To the editors of Time Magazine: Meet Jane Blog. In response to your article last week, "Meet Joe Blog: Why are more and more people getting their news from amateur websites called blogs?" I would like to say this: Maybe the blogs you wrote about were amateur (but I dont' think so, I visited them...) but the blogs you find at the links on Lip-sticking are thoughtful, informative, full of great business advice and stories, and written by professionals who know whereof they speak!
Plus, a whole LOT of them are women...so, please do not refer to us as "Joe." Thank you.
The Time Mag. article goes on to call blogs, "fast, funny and totally biased." Excuse me? Blogs are unique and individual, but biased implies "self-centered," as in, this is about me and my thoughts only. The blogs I read, and link to, are about business. Specifically, business on the Internet. They reflect each writer's experiences and research on their particular topic, using the information posted in their blogs to help the reader achieve goals, whether personal goals or business goals. What's biased about that?
Let's get to the good stuff. In the "Meet Jane Blog" article (oops...it was Joe Blog, wasn't it? Well, shoulda been Jane...and there I go, proving their point!) Anyway, in the article, blogs are given their due as "genuine alternative(s) to mainstream news outlets, a shadow media empire that is rivaling networks and newspapers in power and influence." The article also says, "In a way, blogs represent everything the Web was always supposed to be: a mass medium controlled by the masses, in which getting heard depends solely on having something to say and the moxie to say it."
Two women bloggers who have been out there in the blog trenches for years, now, are highlighted in a nice sidebar. These are great ladies who aren't afraid to say what they think, in posts the whole world can read. As kids today would say, Kewl!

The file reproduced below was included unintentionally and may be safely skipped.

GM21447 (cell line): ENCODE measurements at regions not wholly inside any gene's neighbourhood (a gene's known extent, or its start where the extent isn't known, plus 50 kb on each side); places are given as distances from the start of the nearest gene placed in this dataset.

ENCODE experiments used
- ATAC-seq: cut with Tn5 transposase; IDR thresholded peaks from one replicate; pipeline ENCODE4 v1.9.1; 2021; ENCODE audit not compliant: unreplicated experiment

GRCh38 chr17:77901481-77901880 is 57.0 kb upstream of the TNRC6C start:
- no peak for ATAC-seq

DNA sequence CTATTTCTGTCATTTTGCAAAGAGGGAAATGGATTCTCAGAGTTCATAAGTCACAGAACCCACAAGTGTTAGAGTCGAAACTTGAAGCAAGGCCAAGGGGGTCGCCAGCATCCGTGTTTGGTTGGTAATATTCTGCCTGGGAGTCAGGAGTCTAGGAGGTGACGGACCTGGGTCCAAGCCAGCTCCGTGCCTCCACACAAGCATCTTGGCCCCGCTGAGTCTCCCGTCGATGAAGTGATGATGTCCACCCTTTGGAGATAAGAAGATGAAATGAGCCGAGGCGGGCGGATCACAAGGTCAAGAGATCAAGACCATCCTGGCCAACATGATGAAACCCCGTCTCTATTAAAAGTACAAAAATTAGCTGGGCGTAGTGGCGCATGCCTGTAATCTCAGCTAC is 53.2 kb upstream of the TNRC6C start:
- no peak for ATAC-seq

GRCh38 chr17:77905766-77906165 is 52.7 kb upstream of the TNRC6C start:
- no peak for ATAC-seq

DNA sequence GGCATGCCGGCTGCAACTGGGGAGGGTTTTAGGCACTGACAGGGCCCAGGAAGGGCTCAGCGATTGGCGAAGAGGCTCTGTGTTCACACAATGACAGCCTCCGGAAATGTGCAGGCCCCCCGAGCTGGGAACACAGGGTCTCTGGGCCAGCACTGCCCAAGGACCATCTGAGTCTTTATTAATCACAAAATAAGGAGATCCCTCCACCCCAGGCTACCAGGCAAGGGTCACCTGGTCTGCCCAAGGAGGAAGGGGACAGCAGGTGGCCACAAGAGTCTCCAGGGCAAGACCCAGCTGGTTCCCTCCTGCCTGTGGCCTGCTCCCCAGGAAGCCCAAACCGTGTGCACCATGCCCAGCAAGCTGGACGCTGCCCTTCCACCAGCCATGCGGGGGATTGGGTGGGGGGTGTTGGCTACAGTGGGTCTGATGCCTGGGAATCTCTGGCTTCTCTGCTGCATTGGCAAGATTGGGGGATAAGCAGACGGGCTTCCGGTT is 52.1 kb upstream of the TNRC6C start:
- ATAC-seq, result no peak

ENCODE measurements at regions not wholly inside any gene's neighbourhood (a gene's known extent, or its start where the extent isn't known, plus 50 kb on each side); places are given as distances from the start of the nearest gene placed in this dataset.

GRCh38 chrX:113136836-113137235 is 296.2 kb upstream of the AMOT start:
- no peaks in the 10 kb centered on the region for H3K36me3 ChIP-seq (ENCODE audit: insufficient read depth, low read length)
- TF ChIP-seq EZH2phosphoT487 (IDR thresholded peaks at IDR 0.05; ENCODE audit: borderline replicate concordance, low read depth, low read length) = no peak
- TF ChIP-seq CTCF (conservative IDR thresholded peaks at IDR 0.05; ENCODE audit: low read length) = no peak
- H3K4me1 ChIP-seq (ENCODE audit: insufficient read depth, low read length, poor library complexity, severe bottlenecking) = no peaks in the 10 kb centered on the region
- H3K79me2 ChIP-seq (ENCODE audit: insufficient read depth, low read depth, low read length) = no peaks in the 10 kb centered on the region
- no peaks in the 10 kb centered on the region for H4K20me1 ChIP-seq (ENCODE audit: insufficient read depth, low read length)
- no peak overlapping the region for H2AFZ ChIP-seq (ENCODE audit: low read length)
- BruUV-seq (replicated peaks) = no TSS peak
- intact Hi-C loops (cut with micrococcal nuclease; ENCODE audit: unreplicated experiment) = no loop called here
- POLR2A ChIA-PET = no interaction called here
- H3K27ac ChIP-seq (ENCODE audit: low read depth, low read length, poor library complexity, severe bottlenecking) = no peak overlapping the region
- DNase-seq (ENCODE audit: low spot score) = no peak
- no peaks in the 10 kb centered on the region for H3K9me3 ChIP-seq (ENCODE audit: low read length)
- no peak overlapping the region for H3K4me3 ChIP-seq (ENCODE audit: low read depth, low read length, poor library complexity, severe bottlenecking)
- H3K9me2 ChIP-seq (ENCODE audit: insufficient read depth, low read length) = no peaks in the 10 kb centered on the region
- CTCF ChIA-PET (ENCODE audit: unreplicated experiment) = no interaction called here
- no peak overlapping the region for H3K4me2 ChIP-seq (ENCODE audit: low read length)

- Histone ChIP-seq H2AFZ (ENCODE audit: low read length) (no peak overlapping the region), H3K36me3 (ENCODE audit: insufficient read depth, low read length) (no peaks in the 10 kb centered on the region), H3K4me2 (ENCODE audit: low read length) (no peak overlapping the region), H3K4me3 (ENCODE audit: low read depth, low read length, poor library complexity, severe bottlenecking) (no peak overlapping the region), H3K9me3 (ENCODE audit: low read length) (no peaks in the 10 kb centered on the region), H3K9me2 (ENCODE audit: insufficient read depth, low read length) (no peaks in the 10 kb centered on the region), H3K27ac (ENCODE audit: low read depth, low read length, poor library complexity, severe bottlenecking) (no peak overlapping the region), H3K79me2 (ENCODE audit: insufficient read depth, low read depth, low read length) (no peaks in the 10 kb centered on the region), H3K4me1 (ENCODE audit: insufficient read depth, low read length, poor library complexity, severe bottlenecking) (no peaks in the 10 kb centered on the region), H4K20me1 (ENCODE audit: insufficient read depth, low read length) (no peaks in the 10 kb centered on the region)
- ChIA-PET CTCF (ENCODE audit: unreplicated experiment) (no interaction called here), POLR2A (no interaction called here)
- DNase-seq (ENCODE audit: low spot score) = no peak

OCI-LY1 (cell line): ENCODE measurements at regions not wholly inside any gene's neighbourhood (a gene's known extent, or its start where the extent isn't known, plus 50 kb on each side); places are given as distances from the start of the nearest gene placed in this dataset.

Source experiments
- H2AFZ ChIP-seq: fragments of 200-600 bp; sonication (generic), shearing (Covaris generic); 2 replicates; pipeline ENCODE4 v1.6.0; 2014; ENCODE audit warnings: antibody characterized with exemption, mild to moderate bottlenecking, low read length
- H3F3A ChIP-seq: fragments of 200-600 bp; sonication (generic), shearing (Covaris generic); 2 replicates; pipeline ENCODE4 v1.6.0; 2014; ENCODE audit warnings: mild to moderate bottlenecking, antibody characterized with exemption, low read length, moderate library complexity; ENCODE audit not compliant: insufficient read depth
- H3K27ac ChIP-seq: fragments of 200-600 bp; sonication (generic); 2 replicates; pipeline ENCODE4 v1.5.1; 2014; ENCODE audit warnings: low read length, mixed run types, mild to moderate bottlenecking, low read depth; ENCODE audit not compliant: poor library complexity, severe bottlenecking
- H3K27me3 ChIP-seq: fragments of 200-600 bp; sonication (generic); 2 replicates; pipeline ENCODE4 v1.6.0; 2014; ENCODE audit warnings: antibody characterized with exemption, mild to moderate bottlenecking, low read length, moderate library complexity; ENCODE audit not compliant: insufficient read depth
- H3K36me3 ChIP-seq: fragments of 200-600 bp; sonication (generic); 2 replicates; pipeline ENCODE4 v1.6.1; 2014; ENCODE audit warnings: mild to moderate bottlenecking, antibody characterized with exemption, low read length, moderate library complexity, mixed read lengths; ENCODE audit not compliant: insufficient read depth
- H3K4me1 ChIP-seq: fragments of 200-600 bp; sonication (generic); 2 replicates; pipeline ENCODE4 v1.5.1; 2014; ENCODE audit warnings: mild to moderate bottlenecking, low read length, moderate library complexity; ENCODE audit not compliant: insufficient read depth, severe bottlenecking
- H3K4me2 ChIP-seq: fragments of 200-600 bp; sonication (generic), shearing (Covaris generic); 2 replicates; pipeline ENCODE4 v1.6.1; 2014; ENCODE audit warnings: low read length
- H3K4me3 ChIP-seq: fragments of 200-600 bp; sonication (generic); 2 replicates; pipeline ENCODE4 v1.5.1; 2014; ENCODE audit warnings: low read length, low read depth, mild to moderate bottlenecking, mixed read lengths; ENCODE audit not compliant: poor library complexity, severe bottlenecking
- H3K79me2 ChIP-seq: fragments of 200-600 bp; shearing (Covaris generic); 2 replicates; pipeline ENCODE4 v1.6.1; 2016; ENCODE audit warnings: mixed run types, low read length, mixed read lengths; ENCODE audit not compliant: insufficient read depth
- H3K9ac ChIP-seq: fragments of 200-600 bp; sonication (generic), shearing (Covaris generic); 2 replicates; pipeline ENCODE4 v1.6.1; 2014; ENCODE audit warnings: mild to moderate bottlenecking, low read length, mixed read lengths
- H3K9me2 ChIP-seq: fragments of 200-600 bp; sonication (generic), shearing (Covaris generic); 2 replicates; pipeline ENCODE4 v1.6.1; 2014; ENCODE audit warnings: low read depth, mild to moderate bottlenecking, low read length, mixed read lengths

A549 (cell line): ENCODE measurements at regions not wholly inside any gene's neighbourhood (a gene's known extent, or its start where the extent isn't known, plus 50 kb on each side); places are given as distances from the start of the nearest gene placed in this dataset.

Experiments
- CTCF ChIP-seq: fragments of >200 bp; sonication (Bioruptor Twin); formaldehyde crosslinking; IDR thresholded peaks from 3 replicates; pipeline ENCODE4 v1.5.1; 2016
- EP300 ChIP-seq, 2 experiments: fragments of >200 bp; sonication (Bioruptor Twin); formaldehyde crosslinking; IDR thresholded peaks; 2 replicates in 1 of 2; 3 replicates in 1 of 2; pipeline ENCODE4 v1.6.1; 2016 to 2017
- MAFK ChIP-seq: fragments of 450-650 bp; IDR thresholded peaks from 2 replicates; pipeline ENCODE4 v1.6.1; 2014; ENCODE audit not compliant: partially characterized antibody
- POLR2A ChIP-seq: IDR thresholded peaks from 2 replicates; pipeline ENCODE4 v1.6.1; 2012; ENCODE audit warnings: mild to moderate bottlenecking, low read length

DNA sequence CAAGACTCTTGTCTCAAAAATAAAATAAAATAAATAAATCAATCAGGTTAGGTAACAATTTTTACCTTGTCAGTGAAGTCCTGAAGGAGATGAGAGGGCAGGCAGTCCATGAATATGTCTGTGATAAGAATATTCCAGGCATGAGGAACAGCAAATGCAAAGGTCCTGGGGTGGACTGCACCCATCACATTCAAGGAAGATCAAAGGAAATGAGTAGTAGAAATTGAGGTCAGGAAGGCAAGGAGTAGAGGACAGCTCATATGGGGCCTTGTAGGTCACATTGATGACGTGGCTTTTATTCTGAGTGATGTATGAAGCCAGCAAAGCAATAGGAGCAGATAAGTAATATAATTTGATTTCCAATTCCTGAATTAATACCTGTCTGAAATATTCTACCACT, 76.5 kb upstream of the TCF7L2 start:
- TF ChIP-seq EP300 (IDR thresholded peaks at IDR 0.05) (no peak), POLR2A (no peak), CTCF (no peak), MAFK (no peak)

Ana Marie Cox is the author of Wonkette which Time calls "the plugged-in must-read Washinton gossip blog," says, in the article, that she is "proud to get hate mail from both liberals and conservatives." I say, way to go. It takes a strong woman to stand up to the world and tell it things it doesn't really want to hear. Go, Ana!
Also featured is Rebecca Blood, who writes Rebecca's Pocket which receives "about 30,000 visitors a month." Rebecca tells it like it is, not according to Garth or the Bible or anything her mother might be trying to get her to say; she covers as many bases as possible, with comments on journalism, politics, books, movies, culture and whatever else pops into her head when her fingers are poised on the keyboard. Good stuff. The Time article mentions that an essay on the history of blogs, which Rebecca posted on her blog, turned into The Weblog Handbook, which has been translated into four languages and is in its second printing.
Bookslut is also mentioned, and before anyone gets his or her knickers in a knot, click on over to Jessa's site and judge its value for yourself. Well-designed, well-thought out, and worth a daily look-see. This blog is all about books, my favorite things in the whole world. The title reflects that desire superbly. Go, Jessa.
Ok, so blogs are making the bigtime, in Time magazine. The editors recognize the value of blogging, post URLs for a number of popular blogs, and even include two women. Nice of them to do that. However, the article missed the boat, IMHO. (in my humble opinion.) Ladies and Gents of the blog business world-- giving proper credit where credit is due, check out Wayne's Carnival of the Capitalists-- that point being that blogs offer business advice, free for the asking, from professionals who aren't out to get famous as much as they are out to benefit the greater good.
I say we get Newsweek to write about us. Any suggestions on how to do that?
Meanwhile, work piles up. Emails call. My next book is crying from neglect. It's time to get to the work stuff and leave the fun stuff alone. Because, in the end, blogging really is fun.
What's not to like about that?